The gut and the immune system.


A whopping 70-80% of your immune system resides in the gut, and the gut microbiome and the immune system work in harmony with one another.


The gut microbes help to regulate your immune system, and your immune system helps your body form a healthy balance of microbes. “What’s present in the gut determines what education immune cells get." - David Herber, MD, PhD, professor at UCLA Health.


So to summarise, your gut health plays an important role in your immune system.


Another angle to consider is the immune response caused by damage to the lining of your gut.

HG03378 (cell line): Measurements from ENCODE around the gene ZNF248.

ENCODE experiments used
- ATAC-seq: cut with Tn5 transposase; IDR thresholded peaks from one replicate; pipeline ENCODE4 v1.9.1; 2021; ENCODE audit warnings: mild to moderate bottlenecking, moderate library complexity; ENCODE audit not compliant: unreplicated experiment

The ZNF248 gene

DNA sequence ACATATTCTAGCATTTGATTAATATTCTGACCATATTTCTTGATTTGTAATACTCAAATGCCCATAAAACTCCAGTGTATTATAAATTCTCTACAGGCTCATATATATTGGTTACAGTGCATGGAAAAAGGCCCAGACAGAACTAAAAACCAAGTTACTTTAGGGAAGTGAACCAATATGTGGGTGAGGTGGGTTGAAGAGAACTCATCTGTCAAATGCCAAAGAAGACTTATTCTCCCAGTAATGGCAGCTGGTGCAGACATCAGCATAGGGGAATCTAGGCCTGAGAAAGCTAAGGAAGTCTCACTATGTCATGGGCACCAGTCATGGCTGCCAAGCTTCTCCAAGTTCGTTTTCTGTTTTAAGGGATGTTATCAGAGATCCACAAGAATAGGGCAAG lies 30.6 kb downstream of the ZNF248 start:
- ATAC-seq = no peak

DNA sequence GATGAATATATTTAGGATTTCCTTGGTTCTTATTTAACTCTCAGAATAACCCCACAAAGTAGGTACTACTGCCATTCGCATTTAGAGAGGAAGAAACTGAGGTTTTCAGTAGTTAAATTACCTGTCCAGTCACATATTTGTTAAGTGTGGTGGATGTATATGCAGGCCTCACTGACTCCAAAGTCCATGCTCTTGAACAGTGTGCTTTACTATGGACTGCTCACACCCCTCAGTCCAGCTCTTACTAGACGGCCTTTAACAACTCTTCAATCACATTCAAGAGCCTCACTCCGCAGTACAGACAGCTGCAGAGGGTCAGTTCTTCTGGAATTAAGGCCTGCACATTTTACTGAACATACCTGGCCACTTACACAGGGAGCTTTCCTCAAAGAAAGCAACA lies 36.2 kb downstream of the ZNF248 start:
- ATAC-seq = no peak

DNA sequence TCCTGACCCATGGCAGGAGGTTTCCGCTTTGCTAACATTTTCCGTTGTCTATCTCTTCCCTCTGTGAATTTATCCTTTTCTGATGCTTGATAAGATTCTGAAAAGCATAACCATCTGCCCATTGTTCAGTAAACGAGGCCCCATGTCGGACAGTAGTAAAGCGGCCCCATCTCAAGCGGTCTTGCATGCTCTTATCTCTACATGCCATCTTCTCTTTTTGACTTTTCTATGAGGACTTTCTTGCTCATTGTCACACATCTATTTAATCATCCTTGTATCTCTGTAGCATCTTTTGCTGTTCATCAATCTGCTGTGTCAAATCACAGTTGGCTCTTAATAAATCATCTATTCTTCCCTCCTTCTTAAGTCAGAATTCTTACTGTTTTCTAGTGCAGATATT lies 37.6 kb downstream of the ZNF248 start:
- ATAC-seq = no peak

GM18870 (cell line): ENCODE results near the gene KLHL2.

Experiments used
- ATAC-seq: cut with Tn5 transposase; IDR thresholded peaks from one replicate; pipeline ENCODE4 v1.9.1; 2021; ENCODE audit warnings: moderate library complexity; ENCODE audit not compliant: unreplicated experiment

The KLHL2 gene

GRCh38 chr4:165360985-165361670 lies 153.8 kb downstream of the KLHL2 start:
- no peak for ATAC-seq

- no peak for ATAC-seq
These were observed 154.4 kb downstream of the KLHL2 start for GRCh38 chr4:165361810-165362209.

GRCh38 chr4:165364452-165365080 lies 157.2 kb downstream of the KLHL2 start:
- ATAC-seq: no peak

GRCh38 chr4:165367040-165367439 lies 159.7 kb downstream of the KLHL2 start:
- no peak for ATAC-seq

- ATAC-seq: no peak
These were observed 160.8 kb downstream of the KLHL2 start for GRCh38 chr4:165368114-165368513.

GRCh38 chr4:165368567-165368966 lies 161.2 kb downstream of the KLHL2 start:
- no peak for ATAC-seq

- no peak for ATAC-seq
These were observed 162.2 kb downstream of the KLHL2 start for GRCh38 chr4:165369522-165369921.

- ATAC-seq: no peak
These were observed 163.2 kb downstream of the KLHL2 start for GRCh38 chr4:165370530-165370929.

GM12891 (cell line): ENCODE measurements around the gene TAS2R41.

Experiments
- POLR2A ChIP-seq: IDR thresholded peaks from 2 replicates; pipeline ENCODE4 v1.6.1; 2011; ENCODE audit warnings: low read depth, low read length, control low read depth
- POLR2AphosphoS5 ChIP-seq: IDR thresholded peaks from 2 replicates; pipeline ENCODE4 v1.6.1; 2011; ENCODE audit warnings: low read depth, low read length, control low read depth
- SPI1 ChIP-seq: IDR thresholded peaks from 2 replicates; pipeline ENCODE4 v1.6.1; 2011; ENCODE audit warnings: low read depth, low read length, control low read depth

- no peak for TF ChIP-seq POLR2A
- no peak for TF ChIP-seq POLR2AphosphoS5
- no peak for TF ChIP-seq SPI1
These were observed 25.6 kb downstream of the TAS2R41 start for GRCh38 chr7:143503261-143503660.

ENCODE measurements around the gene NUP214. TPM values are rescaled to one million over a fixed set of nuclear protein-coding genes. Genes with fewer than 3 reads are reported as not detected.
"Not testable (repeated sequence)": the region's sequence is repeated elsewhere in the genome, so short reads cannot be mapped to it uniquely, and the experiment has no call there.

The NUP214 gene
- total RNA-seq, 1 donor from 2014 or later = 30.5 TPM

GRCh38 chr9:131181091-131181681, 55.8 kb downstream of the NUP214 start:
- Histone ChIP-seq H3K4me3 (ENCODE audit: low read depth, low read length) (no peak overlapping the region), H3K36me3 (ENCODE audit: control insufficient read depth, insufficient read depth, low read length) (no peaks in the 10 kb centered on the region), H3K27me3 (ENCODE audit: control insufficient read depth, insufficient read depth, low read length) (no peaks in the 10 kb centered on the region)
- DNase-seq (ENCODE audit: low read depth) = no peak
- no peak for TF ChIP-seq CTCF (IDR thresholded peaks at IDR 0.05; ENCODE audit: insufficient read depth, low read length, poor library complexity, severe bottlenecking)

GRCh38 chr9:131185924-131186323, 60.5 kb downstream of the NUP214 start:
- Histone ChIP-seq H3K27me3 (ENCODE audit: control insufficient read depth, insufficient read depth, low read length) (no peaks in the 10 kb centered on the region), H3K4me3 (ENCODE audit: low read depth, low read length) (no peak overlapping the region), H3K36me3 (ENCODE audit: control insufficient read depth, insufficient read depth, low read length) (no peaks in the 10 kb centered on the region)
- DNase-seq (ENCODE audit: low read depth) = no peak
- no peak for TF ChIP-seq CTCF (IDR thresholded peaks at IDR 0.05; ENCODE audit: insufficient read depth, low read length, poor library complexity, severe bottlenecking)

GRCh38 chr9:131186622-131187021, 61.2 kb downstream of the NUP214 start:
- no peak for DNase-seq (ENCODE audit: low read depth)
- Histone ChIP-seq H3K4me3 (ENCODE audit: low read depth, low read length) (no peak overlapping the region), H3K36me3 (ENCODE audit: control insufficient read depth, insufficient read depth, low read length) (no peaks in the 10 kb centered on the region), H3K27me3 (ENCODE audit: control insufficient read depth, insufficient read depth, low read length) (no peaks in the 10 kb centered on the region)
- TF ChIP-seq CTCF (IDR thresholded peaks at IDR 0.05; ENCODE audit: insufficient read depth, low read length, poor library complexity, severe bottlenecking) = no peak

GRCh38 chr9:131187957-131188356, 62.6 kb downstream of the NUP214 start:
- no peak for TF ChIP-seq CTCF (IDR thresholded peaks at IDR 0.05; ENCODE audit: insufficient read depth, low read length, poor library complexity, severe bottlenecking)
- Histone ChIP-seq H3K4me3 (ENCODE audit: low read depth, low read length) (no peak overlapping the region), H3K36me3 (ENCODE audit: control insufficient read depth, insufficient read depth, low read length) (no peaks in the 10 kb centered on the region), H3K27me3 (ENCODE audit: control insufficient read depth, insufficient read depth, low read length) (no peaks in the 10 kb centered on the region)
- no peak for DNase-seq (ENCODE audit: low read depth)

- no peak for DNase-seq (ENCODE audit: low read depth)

To keep it simple: Gut dysbiosis (an imbalance of good and bad bacteria) > makes holes in the gut wall (the epithelial layer that's one cell thick) by breaking the "tight junctions" that hold it together > things seep through that shouldn't = immune response.


This "breaking of the gut wall" is otherwise called leaky gut, or increased intestinal permeability.


Now what breaks through is called bacterial endotoxin, and this activates the immune system. Dr. Will Bulsiewicz describes bacterial endotoxin as the simplest way to visualise inflammation - with inflammation linked to a host of health issues. (skip to 58:45 - a great podcast to watch)


Without delving too deeply, I hope this gives you some context on how important maintaining your gut health is to not just the way your stomach feels and how you digest foods, but all corners of your health and wellbeing - including your immune system.




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